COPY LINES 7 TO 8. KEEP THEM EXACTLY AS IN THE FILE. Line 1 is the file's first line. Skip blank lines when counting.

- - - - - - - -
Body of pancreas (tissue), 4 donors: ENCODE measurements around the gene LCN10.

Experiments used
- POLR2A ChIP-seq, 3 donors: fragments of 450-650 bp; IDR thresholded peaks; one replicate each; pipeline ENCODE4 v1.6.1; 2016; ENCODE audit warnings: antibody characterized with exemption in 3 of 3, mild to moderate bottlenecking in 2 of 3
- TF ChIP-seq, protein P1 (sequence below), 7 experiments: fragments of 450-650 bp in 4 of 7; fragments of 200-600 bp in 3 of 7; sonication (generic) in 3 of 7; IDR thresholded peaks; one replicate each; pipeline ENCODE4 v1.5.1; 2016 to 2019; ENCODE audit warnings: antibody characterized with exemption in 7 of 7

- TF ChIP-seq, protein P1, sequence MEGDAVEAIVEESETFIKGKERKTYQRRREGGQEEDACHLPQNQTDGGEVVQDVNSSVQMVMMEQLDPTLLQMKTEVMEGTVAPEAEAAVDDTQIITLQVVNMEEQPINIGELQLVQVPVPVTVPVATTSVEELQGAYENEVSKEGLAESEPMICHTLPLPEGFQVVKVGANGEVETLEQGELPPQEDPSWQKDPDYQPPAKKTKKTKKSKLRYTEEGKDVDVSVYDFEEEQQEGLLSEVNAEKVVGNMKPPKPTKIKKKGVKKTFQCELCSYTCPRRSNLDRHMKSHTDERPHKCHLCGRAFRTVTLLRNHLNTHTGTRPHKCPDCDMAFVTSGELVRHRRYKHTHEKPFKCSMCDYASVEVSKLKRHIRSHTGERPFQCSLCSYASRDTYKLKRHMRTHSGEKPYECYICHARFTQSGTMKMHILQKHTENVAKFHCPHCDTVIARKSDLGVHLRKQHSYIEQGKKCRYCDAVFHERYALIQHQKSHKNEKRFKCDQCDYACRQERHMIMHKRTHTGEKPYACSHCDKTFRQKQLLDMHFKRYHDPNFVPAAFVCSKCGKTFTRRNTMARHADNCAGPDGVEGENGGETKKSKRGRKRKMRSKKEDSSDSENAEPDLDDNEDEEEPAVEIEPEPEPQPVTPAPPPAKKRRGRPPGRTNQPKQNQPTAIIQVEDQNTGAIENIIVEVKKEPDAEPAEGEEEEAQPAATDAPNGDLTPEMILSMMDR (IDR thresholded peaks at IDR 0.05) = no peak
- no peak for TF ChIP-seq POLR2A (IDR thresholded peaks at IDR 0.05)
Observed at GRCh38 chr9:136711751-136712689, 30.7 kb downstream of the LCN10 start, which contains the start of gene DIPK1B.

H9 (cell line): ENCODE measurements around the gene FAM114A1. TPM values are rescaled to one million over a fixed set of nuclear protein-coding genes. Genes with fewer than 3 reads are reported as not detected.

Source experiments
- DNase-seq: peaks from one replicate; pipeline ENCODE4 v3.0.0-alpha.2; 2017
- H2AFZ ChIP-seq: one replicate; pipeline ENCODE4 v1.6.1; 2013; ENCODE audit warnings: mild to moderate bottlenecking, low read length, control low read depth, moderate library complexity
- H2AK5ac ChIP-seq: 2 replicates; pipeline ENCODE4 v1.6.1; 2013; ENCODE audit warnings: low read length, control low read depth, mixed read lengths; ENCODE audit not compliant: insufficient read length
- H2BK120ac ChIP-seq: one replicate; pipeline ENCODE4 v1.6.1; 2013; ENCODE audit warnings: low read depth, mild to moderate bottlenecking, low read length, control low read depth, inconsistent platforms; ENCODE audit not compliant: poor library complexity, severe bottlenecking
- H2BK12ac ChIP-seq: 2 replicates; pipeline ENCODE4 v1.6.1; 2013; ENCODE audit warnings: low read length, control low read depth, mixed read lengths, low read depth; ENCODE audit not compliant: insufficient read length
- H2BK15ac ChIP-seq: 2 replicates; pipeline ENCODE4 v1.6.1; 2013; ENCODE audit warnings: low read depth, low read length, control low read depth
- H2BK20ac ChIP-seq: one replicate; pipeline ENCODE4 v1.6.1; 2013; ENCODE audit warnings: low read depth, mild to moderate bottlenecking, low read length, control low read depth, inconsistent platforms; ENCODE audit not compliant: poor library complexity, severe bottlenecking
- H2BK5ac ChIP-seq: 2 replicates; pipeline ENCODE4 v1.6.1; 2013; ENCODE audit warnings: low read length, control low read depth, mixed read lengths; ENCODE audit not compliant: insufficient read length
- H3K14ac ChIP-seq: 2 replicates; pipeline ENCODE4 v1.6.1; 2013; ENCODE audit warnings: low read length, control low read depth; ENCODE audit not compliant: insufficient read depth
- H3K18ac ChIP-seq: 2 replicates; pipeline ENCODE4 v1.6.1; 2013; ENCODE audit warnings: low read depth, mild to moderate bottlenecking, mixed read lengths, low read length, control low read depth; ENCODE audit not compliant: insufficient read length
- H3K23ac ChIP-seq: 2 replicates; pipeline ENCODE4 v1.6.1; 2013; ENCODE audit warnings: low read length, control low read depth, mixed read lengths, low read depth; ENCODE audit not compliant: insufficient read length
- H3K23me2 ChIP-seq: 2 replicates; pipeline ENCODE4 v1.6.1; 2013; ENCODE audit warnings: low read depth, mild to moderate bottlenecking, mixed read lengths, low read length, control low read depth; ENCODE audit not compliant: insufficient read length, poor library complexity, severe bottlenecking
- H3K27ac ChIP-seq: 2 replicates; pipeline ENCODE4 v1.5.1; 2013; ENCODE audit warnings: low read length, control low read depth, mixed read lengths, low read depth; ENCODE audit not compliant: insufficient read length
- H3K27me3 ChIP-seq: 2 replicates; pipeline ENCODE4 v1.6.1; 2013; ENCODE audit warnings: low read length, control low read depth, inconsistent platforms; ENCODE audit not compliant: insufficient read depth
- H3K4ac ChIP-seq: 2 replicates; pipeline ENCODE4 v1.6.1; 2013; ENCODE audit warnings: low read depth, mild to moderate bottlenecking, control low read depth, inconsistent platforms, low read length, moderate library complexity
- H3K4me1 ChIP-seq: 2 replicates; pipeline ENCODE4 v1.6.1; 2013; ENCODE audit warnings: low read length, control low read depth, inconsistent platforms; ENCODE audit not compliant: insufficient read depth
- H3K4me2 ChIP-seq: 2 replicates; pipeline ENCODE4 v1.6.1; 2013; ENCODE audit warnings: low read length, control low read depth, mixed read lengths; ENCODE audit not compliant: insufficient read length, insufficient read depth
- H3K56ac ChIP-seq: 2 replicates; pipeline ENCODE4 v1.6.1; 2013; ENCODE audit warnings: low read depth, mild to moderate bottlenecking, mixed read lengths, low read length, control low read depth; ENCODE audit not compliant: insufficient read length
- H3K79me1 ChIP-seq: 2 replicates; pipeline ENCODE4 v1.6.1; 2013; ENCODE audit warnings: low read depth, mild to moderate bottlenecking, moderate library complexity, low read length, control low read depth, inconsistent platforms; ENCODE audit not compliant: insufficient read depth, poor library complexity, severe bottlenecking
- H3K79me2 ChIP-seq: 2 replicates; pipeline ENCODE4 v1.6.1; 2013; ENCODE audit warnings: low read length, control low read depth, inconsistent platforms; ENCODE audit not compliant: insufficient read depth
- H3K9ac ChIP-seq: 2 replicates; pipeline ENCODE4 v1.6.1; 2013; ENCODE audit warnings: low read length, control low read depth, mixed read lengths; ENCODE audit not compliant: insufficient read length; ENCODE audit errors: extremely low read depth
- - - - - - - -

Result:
Observed at GRCh38 chr9:136711751-136712689, 30.7 kb downstream of the LCN10 start, which contains the start of gene DIPK1B.

H9 (cell line): ENCODE measurements around the gene FAM114A1. TPM values are rescaled to one million over a fixed set of nuclear protein-coding genes. Genes with fewer than 3 reads are reported as not detected.